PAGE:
Friday, April 6, 2012

The Updated Training Wisdom of John Kellogg

John Kellogg is an enigmatic, immensely intelligent personality who is something of a legend in internet circles.  He is best known for coaching Weldon and Robert Johnson, the twin brothers who founded  Weldon Johnson was a 4:28 miler in high school and a 30:14 10k runner in college whom Kellogg coached to a 28:06 10k and two 4th-place finishes at the US Championships.  His brother Robert, who did not run in college because of recurrent injuries, was coached by Kellogg post-collegiately to 2:23 in the marathon.  John Kellogg has also coached high schoolers and some lesser-known sub-elite runners, including Bruce Hyde, who went from a 4:18 mile to a 3:42 1500m, high school sensation and 8:51 two-miler Ryan Deak, and Paul Stoneham, a 29:00 10k runner.

But more so than his coaching, John Kellogg is known for his writing. was initially started as a platform to promote John Kellogg's coaching philosophy, which can be described as Arthur Lydiard meets exercise physiology meets Zen and the Art.  Over the years, John Kellogg posted hundreds or possibly thousands of long, detailed posts detailing his approach to any runner looking for help, both on and other running forums.  He is also very much a product of the internet: in the early 2000s, perhaps in reaction to the kind of anonymous criticism websites like LetsRun are now infamous for, he stopped posting as "John Kellogg" or (JK), and adopted a rapidly rotating set of pseudonyms, under which he posted prolifically for many years.  In the early to mid-2000s, he would occasionally write articles on training for LetsRun's front page.  While he still continues to post occasionally, the volume of long, detailed posts dropped off after about 2008.

The tail end of John Kellogg's most frequent involvement in the online running community coincided with when I personally started to become interested in serious training.  Through, his writings profoundly influenced my own training, and helped bring me from a middle-of-the-pack scrub to one of the better runners in my conference.  In the ensuing years, I realized how much more of John Kellogg's writings were out there, preserved in obscure corners of LetsRun's message boards, front page articles, and more.  Inspired by a short collection of John Kellogg posts compiled by Tim Galebach in 2003, which was one of the first places I read about John Kellogg's philosophy, I set out to make a compilation of all of Kellogg's writings that I could find.  It became an on-and-off project for me since 2009, and it’s about as done now as it will ever be, so it is about time this project sees the light of day.  John Kellogg's only published work is a chapter in Kevin Beck's 2005 book, Run Strong.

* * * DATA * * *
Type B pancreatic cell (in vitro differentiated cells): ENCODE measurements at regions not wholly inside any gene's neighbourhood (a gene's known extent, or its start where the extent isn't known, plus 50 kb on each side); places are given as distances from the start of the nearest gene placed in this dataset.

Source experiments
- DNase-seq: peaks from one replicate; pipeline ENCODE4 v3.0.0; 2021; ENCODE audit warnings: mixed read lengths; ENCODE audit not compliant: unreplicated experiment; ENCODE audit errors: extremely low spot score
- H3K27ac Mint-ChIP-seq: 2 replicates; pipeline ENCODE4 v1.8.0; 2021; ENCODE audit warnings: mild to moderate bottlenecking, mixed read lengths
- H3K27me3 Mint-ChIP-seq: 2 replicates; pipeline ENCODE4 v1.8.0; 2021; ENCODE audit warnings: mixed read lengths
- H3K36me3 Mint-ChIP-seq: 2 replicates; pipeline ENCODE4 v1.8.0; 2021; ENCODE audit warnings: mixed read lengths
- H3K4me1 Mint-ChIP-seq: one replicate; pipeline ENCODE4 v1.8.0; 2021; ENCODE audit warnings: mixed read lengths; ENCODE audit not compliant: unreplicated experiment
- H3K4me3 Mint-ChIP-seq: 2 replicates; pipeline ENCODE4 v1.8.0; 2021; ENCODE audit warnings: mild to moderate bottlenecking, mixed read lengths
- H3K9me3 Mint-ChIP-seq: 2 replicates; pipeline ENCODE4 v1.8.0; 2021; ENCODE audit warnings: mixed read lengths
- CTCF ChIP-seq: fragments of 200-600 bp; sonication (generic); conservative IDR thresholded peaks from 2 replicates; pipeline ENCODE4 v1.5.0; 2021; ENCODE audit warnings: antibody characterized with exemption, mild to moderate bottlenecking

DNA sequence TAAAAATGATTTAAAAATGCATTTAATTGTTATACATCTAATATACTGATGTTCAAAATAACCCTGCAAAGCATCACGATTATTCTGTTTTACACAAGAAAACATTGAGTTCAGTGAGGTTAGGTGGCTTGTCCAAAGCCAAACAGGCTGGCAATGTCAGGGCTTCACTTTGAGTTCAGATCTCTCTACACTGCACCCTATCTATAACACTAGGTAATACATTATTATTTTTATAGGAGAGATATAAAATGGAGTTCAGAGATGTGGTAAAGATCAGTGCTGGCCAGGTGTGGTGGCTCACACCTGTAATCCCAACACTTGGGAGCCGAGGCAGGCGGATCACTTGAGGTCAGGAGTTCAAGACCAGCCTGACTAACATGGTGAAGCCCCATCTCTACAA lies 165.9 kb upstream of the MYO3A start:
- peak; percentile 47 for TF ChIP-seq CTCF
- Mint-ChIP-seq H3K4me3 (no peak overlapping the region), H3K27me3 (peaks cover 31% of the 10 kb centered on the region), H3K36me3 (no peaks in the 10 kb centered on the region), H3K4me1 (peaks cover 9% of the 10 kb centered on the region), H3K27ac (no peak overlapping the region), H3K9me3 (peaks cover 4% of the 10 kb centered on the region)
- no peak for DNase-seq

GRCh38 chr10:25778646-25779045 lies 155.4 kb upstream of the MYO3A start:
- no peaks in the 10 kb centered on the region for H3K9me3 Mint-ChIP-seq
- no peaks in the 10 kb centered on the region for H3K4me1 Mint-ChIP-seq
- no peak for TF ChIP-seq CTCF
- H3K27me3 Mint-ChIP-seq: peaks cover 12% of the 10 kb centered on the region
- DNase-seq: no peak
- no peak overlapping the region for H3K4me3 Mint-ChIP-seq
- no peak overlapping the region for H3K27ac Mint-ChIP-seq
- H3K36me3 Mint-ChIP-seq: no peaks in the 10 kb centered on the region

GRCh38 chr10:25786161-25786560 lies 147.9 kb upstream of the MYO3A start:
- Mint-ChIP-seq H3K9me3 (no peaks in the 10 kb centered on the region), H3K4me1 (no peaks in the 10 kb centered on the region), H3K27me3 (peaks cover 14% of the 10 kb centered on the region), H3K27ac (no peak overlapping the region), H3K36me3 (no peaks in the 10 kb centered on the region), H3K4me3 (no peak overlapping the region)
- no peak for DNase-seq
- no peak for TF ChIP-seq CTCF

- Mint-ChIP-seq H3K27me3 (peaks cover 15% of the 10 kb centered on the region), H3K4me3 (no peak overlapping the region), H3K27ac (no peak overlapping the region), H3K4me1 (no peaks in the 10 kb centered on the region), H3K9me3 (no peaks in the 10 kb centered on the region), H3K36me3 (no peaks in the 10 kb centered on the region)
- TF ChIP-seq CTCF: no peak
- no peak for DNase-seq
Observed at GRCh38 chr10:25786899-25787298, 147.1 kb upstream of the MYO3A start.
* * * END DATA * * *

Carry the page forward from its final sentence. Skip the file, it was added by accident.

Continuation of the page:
The result of my work is a near-300-page .pdf file, organized by source.  The bulk of it consists of all of John Kellogg’s message board posts I was able to find, made on from 2003 to 2012.  To preserve his anonymity, the pseudonyms he used when making the posts have been removed.  As I say in the preface to the collection, the writings here are likely only a fraction of John Kellogg’s total contributions to the running community.  I have also included all of the front-page articles he has written for LetsRun (the “JK Speaks” series) and the contents of his short-lived website, (coauthored with Kyle Heffner, who placed 3rd in the 1980 Olympic Trials Marathon), retrieved using the Internet Archive’s Wayback Machine, as well as Tim Galebach's original collection.

I hope you enjoy reading through this collection at your leisure, and I hope you find it a helpful resource in becoming a “student of the sport.” 

So, without further ado:

A collection of John Kellogg’s writings spanning several years and many topics 
Compiled by John Davis between May 2009 and April 2012
on Google Docs:
I recommend downloading it (click File -> Download on the Google Docs menu) to read it, since Google Docs doesn't do the greatest job rendering fonts in a non-clunky way.


  1. Wow. Thanks for that, great work!

  2. Fantastic work. Really a treasure trove. Thanks so much!!

  3. Man, this is AWESOME.-
    Thanks is not enough, for your work is excellent.-

  4. How can I express gratitude to you ? This is really really awesome

  5. Training wisdom for the students as mentioned would help students in bringing around all those values which must have been understood by the individual.